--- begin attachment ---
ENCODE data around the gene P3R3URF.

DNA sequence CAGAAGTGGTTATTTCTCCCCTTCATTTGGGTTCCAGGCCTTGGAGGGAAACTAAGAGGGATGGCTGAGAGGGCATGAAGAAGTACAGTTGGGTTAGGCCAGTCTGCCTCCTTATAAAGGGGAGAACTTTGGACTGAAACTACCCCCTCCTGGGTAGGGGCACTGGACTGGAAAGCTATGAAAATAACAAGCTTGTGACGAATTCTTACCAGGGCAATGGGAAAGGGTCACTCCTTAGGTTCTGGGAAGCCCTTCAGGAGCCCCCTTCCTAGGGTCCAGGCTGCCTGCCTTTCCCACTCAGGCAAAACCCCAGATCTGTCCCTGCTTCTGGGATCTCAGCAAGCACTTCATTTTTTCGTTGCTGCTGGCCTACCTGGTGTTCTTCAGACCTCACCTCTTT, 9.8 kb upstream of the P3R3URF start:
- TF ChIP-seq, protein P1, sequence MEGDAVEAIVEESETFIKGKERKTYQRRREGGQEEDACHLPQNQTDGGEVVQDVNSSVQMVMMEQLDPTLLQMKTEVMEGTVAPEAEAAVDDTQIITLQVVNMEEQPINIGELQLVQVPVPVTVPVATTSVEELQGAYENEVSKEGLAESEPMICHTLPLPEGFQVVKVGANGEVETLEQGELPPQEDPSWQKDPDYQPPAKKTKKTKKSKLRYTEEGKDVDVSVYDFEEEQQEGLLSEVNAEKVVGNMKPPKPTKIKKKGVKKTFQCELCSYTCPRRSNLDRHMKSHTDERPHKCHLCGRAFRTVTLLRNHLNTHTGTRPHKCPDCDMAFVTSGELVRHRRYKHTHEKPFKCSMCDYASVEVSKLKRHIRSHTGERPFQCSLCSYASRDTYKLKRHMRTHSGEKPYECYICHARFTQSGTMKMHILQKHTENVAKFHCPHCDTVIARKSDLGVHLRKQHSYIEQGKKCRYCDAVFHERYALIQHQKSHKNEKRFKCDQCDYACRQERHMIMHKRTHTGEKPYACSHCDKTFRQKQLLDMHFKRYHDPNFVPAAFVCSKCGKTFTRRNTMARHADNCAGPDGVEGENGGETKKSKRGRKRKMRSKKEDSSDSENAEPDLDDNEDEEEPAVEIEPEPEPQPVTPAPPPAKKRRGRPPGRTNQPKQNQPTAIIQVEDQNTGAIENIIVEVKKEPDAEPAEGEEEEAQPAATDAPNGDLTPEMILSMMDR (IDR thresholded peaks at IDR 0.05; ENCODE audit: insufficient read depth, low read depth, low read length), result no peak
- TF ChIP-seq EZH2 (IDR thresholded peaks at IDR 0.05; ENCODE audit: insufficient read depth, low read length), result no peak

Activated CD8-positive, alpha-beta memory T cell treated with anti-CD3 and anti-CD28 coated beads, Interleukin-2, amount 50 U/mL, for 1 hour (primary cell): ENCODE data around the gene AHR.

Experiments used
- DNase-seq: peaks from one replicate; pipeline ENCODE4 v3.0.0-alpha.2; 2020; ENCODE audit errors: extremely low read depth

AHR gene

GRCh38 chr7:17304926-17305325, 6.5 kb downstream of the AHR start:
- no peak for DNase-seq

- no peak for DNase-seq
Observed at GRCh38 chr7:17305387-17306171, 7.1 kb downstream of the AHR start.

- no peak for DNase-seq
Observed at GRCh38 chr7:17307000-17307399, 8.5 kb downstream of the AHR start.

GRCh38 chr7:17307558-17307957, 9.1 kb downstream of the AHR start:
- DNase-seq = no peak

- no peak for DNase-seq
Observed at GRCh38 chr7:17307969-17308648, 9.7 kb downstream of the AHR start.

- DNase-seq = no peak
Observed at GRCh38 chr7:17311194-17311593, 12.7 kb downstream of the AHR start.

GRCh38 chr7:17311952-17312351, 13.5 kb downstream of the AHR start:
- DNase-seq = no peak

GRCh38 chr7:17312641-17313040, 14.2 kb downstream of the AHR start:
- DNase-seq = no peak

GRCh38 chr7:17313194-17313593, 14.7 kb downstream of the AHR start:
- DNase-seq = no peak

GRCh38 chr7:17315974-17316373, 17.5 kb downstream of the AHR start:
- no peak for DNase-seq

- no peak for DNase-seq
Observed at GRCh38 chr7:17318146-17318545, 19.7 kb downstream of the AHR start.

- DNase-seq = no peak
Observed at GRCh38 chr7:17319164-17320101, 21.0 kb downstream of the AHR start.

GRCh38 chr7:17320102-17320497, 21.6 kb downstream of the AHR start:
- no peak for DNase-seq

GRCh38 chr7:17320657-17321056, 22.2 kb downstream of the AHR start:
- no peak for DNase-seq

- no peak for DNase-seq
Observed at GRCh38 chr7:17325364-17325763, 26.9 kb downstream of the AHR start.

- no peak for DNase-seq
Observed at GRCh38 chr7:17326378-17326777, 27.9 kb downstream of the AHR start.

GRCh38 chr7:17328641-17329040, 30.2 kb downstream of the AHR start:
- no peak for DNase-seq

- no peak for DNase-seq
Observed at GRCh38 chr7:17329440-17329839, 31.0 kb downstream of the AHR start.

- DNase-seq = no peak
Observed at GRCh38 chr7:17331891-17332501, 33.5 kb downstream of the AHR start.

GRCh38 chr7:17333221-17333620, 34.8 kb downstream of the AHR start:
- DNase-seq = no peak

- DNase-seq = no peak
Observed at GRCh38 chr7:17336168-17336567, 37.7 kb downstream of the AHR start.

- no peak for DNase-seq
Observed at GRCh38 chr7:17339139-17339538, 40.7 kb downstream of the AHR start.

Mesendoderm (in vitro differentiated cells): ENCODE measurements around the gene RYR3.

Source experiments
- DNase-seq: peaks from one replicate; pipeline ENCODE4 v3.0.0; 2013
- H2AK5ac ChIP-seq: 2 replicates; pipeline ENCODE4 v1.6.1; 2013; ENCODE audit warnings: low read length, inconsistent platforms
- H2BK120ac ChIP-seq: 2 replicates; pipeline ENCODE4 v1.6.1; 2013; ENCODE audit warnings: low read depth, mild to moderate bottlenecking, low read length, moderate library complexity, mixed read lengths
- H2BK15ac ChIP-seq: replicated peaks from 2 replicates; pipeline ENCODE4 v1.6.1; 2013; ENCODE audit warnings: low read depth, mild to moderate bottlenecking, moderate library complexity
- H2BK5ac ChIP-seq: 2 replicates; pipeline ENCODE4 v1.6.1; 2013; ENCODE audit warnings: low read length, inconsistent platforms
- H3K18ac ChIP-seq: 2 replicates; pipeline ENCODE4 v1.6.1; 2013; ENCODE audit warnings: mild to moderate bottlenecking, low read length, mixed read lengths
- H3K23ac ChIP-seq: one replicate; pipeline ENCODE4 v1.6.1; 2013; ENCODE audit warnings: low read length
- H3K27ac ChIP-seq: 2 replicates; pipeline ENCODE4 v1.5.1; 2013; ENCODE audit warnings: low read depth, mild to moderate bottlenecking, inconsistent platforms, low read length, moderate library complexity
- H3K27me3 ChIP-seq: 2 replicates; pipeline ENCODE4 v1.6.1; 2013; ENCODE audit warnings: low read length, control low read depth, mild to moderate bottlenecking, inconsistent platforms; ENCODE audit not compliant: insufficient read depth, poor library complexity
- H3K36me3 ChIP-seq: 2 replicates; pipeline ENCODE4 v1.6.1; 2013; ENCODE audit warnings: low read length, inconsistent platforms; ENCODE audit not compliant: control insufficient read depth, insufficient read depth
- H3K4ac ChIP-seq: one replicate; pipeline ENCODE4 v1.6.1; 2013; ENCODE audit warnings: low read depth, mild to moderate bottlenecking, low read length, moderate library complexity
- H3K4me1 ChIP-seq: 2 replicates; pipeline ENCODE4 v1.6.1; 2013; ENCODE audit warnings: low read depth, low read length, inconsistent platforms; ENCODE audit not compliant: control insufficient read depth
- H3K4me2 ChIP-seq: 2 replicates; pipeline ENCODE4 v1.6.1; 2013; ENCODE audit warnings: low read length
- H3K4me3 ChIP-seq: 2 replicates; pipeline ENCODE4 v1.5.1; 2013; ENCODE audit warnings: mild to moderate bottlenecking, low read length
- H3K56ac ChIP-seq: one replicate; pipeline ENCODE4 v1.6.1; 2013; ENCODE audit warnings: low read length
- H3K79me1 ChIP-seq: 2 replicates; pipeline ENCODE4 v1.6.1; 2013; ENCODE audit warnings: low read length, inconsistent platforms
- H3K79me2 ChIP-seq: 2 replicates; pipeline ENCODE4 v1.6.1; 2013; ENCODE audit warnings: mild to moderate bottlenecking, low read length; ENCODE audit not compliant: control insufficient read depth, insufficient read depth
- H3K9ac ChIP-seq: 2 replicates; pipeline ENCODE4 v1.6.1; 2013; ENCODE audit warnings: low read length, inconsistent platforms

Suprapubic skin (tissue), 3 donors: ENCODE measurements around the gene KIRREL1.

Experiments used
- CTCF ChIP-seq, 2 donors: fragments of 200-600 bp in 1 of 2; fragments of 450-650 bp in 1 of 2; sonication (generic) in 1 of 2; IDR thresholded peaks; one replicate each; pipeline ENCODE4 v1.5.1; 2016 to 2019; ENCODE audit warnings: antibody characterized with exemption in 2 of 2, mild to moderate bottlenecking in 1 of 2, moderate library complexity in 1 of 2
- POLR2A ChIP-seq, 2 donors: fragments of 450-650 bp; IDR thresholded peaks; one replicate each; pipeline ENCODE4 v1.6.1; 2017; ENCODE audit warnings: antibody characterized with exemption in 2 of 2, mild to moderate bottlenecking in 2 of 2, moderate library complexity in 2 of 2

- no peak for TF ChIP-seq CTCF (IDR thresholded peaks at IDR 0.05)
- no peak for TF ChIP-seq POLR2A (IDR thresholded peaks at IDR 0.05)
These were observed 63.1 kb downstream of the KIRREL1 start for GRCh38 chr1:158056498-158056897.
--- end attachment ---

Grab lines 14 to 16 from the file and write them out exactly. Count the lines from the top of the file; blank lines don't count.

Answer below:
Observed at GRCh38 chr7:17307000-17307399, 8.5 kb downstream of the AHR start.

GRCh38 chr7:17307558-17307957, 9.1 kb downstream of the AHR start:
- DNase-seq = no peak